Responsible fiscal management will be the primary goal for Chief Sneed’s upcoming term he told the crowd. “Every program, every service, employment opportunity and benefit is directly tied to our finances. We’ve already begun this course over the last two years by submitting budgets for Fiscal Years 2019 and 2020 that were the most fiscally responsible budgets in over a decade coming in at 82 percent and 80 percent of gaming projections. We must make it our objective to ensure that the benefits and, more importantly, the opportunities that we enjoy currently will be available to the generations who come after us. To do so, we must be responsible with our spending, our savings, and with our investments.”
Chief Sneed spoke of the importance of language revitalization. “Most importantly, we must preserve our language.”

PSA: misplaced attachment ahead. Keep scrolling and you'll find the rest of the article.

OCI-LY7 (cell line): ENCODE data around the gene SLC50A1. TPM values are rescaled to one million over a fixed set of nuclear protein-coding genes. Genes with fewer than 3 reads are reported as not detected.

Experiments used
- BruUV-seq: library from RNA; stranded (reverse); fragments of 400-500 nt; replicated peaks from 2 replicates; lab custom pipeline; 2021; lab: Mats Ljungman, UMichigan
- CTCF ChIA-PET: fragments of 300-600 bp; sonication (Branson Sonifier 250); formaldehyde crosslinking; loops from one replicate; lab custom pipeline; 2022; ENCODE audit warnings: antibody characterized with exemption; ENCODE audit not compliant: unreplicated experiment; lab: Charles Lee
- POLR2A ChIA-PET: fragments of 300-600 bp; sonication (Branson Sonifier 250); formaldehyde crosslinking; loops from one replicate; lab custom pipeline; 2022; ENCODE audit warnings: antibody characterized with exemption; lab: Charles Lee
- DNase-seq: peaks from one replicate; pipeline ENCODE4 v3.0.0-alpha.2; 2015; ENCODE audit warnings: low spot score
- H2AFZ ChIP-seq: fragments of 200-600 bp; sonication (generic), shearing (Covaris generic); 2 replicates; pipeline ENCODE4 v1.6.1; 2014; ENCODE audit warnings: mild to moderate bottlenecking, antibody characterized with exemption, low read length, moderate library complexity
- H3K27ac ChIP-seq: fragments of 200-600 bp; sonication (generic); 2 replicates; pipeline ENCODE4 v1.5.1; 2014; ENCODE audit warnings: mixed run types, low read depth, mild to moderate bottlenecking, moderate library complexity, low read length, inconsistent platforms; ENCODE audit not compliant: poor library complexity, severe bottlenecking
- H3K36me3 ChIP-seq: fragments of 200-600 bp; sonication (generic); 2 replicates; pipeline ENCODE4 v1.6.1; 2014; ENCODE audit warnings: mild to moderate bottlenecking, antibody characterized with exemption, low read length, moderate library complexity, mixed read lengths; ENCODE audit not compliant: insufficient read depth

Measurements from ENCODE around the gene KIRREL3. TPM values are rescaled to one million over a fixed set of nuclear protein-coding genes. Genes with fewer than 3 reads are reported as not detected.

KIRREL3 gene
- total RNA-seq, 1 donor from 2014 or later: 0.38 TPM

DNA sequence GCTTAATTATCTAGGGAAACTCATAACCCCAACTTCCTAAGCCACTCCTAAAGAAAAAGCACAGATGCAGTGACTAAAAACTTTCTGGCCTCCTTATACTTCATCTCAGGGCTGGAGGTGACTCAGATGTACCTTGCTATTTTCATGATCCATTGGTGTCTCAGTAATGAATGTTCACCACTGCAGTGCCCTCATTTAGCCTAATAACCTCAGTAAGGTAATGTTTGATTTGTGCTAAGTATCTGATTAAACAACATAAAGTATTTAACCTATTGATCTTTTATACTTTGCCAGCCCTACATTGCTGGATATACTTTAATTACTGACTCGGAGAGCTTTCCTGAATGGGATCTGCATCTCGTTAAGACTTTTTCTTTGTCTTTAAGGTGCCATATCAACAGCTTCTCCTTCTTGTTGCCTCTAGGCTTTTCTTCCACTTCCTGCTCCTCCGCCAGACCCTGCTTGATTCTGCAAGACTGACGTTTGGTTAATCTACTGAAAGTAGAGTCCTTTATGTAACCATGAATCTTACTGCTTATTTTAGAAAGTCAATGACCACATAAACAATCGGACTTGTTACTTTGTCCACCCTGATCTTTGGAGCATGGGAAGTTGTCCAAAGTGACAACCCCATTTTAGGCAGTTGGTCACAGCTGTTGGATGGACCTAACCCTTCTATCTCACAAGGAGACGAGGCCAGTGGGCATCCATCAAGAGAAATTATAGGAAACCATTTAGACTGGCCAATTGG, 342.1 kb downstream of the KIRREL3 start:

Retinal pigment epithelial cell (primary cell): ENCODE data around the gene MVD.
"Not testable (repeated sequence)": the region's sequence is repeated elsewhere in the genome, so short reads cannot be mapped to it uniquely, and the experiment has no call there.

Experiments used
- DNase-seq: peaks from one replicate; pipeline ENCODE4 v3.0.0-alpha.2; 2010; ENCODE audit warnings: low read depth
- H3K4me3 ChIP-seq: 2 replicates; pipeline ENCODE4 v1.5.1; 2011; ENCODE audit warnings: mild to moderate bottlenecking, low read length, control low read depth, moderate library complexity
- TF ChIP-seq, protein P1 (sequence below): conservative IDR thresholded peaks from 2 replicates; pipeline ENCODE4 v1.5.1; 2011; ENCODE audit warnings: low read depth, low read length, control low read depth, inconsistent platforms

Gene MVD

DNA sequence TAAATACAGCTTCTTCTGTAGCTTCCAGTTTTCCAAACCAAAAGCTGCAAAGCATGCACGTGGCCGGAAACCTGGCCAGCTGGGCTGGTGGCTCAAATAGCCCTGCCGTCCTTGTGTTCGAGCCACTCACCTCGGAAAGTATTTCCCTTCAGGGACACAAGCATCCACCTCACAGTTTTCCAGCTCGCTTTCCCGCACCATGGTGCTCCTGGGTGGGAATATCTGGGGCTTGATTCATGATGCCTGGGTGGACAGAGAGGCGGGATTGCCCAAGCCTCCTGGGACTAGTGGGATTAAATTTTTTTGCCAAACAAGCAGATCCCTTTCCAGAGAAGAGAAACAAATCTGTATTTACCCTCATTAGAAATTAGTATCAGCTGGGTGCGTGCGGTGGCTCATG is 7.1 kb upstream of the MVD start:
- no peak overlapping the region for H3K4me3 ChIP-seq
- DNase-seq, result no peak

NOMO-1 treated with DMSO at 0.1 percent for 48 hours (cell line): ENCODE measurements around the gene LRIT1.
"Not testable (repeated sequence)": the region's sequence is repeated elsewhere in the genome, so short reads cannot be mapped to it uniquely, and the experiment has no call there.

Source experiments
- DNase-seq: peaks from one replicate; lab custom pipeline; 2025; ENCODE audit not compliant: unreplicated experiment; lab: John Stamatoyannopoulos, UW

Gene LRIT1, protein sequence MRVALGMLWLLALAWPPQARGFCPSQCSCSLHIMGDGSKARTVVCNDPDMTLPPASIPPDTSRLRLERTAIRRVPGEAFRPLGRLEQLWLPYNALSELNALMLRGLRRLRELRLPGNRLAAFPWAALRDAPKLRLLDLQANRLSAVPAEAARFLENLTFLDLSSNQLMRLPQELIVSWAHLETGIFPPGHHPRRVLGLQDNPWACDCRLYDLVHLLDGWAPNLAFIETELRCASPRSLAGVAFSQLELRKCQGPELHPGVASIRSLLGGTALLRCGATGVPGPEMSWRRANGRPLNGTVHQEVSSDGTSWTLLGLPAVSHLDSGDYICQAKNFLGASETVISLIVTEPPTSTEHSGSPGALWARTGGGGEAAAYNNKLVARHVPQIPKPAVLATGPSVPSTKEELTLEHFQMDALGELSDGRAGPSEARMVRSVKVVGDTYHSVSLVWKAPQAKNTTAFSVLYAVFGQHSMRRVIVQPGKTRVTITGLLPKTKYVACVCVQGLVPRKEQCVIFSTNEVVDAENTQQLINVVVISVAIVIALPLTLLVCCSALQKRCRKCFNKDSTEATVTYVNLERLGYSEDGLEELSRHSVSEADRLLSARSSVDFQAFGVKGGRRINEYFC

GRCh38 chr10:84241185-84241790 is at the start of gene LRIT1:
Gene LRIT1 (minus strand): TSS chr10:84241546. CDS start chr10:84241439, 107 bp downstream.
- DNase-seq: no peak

He said all tribal leaders will work together in this effort. “We will make the resources available to make sure of the survival and proliferation of our language, period. However, resources alone are not enough. If our language is to thrive, it will require a comprehensive and strategic plan, but more importantly, a commitment from all Cherokee citizens.”
Chief Sneed concluded his address by saying, “And so it is now that we begin this journey together. The tasks set before us are great, but I am fully convinced and have the greatest confidence that by working together for the greater good and truly coming together as a Tribe, we will not only achieve our objectives, we will exceed all expectations.”
The Steve Youngdeer American Legion Post 143 Color Guard posted and retrieved the colors during the event. Alfred Welch opened the event with an invocation and Ben Reed closed with the benediction. The New Kituwah Academy Singers sang the “Cherokee National Anthem” at the beginning of the program, and the Cherokee Chamber Singers sang “Amazing Grace” at the end.
To view or purchase photos from this event, visit: https://onefeather.smugmug.com/COMMUNITY-and-NEWS-EVENTS/2019-Community-Events/Eastern-Band-of-Cherokee-Indians-Inauguration-October-7/